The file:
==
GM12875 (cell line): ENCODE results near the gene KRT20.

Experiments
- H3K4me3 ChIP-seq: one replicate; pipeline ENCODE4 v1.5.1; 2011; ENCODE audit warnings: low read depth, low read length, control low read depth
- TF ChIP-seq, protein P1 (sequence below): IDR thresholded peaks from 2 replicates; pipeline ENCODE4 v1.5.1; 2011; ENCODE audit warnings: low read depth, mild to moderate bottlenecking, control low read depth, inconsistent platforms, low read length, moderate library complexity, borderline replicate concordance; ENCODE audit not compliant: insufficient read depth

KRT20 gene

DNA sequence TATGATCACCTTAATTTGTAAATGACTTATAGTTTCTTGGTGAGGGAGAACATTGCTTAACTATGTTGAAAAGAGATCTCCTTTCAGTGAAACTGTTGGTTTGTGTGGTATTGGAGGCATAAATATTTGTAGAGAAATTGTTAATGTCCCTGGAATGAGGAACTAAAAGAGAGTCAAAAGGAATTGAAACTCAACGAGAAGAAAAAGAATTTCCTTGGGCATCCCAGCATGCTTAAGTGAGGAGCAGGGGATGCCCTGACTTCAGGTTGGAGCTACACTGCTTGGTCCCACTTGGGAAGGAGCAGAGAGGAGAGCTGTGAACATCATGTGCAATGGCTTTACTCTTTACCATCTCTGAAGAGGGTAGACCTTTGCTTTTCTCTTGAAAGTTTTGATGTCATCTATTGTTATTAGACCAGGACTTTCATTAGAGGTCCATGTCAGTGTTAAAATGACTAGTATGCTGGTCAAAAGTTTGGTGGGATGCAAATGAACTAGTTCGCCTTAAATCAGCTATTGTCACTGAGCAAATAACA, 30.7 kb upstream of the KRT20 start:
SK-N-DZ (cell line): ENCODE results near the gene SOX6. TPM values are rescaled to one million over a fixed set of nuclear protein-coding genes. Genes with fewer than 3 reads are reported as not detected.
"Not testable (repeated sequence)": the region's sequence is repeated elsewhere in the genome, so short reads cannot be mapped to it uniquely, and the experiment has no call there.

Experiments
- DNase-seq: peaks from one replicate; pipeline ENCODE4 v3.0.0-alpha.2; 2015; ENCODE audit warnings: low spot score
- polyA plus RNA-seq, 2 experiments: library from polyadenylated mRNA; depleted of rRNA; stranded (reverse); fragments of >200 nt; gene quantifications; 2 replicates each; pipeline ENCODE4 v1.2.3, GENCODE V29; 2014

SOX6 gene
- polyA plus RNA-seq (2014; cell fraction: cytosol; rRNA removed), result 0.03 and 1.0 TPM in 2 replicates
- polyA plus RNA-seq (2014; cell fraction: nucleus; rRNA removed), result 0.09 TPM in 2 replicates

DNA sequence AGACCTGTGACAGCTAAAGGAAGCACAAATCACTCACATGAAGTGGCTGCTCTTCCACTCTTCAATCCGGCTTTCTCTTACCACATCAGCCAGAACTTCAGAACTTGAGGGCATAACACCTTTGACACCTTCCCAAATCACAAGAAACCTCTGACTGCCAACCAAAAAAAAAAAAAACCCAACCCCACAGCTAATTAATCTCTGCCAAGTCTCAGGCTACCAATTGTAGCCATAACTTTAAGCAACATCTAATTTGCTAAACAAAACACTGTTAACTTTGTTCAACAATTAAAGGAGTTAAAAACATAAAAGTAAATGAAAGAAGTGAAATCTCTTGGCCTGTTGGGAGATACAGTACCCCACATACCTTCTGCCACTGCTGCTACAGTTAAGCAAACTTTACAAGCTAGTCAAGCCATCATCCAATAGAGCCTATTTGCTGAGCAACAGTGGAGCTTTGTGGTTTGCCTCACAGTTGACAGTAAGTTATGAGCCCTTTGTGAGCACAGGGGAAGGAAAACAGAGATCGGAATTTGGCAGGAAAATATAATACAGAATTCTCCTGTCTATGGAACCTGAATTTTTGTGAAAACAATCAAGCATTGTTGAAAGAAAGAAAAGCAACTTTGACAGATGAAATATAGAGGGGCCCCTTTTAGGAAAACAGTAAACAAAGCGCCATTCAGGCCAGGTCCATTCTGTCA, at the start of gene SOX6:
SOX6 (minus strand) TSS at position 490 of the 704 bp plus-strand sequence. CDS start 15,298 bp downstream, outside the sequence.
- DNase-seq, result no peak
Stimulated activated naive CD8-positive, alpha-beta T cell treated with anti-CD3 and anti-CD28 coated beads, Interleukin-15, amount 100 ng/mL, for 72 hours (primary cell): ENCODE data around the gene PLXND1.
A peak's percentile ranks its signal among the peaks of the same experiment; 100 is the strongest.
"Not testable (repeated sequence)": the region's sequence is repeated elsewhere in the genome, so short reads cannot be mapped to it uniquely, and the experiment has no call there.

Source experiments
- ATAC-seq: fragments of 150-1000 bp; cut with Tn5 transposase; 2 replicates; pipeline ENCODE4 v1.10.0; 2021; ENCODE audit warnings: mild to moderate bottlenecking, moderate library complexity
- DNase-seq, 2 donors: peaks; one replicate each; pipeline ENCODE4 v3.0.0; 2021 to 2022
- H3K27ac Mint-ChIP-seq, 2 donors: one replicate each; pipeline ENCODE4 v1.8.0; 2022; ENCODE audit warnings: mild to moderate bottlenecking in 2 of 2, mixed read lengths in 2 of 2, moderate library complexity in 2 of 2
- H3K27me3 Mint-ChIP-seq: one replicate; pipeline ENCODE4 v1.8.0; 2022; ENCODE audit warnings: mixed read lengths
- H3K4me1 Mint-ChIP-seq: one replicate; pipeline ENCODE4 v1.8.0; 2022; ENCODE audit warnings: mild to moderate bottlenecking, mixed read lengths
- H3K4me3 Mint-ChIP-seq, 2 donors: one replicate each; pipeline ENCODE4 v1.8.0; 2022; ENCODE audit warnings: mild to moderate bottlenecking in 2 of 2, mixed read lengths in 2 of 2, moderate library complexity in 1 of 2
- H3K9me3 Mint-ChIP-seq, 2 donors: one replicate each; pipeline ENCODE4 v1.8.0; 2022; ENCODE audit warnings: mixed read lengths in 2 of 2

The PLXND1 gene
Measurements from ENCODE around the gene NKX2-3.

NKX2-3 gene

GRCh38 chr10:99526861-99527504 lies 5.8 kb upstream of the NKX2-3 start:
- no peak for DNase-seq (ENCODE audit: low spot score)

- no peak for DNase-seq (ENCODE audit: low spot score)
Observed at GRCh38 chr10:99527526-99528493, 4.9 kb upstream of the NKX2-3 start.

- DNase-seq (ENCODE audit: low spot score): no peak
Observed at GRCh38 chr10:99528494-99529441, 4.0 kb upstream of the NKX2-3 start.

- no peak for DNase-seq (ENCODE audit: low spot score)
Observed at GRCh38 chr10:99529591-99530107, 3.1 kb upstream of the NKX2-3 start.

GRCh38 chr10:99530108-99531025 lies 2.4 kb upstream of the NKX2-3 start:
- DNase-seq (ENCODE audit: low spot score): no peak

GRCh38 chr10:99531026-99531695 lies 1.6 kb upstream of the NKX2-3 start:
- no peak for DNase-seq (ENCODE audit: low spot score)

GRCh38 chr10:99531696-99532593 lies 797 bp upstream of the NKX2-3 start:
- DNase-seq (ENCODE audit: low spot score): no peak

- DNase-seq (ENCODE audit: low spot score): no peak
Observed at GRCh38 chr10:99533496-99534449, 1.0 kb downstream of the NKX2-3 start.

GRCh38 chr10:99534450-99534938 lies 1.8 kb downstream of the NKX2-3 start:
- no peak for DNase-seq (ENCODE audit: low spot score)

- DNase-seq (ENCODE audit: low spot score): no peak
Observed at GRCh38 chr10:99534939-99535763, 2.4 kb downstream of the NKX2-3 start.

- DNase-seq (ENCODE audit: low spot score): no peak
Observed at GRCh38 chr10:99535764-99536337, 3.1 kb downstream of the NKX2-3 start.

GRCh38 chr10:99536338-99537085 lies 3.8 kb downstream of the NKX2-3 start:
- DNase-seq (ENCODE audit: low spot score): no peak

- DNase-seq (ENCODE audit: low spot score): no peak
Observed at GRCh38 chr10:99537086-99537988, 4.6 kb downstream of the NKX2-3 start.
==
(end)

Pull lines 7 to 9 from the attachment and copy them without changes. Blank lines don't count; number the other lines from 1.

SK-N-DZ (cell line): ENCODE results near the gene SOX6. TPM values are rescaled to one million over a fixed set of nuclear protein-coding genes. Genes with fewer than 3 reads are reported as not detected.
"Not testable (repeated sequence)": the region's sequence is repeated elsewhere in the genome, so short reads cannot be mapped to it uniquely, and the experiment has no call there.

Experiments